Lawsuit filed to challenge constitutionality of Dodd-Frank bill

barney-frank-crookHaven’t heard much about the Dodd-Frank law lately. Unless you are a far left progressive, you know what a disaster this law is. Named after two of the most corrupt members the U.S. Senate and Congress has ever seen (Chris Dodd and Barney Frank), there is finally someone challenging it. According to Power Line , a lawsuit filed this past week challenges the constitutionality of Dodd-Frank.

Brought in the U.S. District Court in Washington, D.C., the case is styled State National Bank of Big Springs and others v. Timothy Geithner and others. The other defendants include the Treasury Department, the Consumer Protection Bureau, the Board of Governors of the Federal Reserve, the Federal Deposit and Insurance Corporation, and the Financial Oversight Council.

The plaintiffs are represented by Boyden Gray of Boyden Gray & Associates, along with the firm of O’Melveny & Myers and the Competitive Enterprise Institute. Gray served as White House Counsel under the first President Bush. Hans Bader, a Power Line reader with whom I have communicated over the years, is on the pleadings as one of the counsel for the Competitive Enterprise Institute.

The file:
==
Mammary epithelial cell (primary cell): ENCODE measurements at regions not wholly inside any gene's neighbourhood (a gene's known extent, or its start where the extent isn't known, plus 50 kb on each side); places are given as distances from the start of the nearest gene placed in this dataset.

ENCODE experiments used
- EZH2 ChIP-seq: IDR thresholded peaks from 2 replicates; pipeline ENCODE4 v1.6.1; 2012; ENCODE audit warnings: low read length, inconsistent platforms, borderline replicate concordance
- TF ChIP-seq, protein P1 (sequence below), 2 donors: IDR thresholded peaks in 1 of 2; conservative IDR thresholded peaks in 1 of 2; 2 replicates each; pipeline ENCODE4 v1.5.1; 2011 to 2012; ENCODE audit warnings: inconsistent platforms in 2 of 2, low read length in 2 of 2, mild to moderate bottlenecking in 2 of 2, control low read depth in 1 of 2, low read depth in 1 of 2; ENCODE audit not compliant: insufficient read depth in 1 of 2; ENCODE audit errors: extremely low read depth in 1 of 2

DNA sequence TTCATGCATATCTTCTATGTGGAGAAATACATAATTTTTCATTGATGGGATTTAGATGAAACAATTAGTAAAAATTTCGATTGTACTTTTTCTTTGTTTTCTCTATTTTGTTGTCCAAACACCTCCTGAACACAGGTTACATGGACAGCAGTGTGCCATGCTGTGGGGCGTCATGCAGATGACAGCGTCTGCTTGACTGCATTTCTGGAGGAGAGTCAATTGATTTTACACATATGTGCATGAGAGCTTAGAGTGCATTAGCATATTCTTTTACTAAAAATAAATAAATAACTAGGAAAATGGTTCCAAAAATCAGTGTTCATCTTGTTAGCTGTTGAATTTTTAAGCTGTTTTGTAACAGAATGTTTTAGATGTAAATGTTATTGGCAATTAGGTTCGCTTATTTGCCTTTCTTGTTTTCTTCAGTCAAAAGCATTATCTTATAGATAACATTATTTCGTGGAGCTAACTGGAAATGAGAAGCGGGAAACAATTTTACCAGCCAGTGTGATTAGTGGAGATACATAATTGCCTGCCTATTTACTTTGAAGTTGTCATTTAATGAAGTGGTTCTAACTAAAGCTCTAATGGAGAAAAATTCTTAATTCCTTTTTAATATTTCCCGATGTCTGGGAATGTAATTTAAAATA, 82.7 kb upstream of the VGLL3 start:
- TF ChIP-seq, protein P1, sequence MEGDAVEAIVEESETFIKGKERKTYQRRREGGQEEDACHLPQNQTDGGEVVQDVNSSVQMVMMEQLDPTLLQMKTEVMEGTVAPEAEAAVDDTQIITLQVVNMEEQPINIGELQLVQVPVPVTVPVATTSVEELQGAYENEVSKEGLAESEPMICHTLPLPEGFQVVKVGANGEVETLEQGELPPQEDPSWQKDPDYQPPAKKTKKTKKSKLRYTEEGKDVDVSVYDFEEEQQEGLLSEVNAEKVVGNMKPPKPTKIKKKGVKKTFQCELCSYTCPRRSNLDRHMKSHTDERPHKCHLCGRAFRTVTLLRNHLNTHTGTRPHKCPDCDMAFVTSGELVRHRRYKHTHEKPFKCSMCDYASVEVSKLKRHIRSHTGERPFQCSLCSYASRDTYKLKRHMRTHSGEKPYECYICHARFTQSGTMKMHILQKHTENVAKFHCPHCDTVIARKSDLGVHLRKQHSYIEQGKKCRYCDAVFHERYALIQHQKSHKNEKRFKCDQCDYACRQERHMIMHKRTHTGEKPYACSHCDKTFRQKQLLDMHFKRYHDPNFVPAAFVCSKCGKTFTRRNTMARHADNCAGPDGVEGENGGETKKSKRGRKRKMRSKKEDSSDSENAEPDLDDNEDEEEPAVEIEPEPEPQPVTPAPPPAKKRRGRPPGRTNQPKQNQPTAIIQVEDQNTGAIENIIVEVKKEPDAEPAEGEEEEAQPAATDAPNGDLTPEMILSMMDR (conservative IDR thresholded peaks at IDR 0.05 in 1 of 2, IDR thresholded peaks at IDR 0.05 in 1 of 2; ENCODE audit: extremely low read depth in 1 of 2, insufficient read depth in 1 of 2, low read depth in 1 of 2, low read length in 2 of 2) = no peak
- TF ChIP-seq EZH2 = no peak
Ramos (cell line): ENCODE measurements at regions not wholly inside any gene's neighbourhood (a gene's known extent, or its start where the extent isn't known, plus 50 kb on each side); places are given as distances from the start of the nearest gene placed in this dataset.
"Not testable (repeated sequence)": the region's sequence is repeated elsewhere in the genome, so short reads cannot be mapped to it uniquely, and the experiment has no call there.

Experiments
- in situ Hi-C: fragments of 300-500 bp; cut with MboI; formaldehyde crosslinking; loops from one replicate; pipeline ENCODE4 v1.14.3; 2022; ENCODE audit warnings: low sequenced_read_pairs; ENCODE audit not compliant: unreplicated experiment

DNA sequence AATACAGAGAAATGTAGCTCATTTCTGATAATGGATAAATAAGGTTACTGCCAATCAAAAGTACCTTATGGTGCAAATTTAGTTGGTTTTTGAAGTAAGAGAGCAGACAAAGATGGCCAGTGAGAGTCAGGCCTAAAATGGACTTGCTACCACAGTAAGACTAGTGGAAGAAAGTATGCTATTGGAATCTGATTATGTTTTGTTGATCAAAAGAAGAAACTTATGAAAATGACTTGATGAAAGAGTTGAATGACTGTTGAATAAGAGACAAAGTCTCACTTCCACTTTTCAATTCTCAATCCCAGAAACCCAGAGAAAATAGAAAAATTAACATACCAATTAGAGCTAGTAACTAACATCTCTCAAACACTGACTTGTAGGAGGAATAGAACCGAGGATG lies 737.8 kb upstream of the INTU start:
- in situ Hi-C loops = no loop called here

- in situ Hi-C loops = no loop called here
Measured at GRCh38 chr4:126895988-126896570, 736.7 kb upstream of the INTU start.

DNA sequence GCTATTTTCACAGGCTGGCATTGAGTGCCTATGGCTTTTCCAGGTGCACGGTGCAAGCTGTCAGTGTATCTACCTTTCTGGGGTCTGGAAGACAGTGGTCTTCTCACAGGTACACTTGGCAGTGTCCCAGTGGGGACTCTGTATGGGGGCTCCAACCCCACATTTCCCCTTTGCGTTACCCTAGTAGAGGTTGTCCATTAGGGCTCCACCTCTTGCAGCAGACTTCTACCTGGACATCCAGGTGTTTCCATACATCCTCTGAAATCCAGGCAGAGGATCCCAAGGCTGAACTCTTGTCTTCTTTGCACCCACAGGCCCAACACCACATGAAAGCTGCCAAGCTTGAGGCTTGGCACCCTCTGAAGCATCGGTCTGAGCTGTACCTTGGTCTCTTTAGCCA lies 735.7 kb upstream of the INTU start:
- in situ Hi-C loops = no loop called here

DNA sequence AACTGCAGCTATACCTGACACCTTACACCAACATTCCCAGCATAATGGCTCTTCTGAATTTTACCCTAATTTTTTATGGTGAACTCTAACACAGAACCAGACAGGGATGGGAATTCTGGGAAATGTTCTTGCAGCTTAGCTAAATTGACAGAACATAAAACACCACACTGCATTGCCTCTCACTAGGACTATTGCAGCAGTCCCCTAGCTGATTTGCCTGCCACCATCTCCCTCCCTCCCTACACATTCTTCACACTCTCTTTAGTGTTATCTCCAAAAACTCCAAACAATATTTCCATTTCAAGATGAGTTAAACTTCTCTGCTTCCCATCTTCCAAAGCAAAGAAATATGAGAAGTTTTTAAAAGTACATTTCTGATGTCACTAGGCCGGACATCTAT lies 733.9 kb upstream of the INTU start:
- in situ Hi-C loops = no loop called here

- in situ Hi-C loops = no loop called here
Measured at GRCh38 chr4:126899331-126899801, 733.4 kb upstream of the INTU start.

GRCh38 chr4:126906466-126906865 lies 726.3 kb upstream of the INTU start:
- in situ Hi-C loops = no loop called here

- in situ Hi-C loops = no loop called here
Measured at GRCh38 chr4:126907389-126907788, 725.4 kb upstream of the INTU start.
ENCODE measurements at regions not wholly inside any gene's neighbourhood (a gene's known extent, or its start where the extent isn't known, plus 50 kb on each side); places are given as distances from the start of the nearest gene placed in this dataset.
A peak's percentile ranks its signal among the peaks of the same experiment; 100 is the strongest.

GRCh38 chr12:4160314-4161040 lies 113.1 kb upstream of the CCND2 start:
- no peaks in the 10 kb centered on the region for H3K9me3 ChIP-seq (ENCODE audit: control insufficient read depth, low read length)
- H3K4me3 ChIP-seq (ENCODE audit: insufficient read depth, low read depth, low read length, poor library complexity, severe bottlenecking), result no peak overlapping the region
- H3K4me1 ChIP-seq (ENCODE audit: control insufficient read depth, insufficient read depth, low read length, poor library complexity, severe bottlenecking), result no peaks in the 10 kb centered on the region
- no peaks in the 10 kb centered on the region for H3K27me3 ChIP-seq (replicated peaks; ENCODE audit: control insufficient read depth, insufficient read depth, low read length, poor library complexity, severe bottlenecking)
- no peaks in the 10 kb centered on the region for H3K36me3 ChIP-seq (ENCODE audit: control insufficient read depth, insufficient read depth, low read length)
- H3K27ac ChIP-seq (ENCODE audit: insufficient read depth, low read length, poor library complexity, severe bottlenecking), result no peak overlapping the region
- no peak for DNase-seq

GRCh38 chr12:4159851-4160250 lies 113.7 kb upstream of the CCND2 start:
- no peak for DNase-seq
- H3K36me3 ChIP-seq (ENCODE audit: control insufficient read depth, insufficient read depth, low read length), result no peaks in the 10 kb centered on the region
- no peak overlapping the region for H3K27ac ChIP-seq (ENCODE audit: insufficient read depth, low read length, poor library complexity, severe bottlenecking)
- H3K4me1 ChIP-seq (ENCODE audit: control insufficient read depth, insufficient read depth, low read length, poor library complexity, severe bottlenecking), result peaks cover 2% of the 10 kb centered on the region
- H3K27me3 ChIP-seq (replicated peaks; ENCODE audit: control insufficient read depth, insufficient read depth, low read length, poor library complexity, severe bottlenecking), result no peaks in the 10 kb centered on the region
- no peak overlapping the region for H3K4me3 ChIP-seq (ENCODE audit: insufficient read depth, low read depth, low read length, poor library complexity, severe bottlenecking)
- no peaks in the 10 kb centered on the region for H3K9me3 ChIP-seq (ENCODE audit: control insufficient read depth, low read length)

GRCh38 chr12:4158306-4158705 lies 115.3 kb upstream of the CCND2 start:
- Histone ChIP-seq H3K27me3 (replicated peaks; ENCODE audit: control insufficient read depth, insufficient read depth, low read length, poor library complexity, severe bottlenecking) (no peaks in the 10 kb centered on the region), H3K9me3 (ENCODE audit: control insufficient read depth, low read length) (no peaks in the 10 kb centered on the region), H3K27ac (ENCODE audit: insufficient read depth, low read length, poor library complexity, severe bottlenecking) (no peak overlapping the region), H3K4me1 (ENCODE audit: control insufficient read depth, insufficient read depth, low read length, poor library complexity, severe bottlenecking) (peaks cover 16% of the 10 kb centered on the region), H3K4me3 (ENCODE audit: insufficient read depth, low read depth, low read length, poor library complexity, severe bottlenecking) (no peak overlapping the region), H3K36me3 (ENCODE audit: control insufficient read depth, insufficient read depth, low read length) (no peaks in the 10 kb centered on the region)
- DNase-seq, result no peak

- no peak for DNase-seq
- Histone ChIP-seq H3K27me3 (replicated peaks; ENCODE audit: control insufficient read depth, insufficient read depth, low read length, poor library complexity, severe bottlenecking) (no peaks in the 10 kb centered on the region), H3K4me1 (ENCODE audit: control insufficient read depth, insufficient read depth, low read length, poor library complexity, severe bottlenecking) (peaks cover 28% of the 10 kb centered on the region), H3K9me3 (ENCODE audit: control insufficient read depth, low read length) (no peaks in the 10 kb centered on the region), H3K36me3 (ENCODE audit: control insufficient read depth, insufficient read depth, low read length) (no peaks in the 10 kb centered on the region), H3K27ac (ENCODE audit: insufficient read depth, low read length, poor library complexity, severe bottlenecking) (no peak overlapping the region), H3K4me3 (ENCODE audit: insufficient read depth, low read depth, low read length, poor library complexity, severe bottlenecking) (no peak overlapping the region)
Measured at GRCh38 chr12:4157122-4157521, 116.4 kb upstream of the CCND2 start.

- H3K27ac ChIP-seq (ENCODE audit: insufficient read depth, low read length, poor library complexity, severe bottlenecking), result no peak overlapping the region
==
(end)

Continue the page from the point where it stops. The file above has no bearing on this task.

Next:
The lawsuit’s major claim is that the formation and operation of the Consumer Financial Protection Bureau (CFPB) violates the constitution because its director (or czar) is not accountable to Congress or the President, and the decisions of the agency are not even subject to judicial review. The CFPB escapes meaningful congressional oversight because its budget – some $400 million – comes from the Federal Reserve. As for the president, he cannot overrule actions taken by the CFPB, and can only remove the director “for cause,” e.g., inefficiency, neglect of duties, or malfeasance, not disagreement over substance. Finally judicial review is limited because courts are required by the legislation to defer to the CFPB regarding the meaning or interpretation of any provision of federal consumer financial law.

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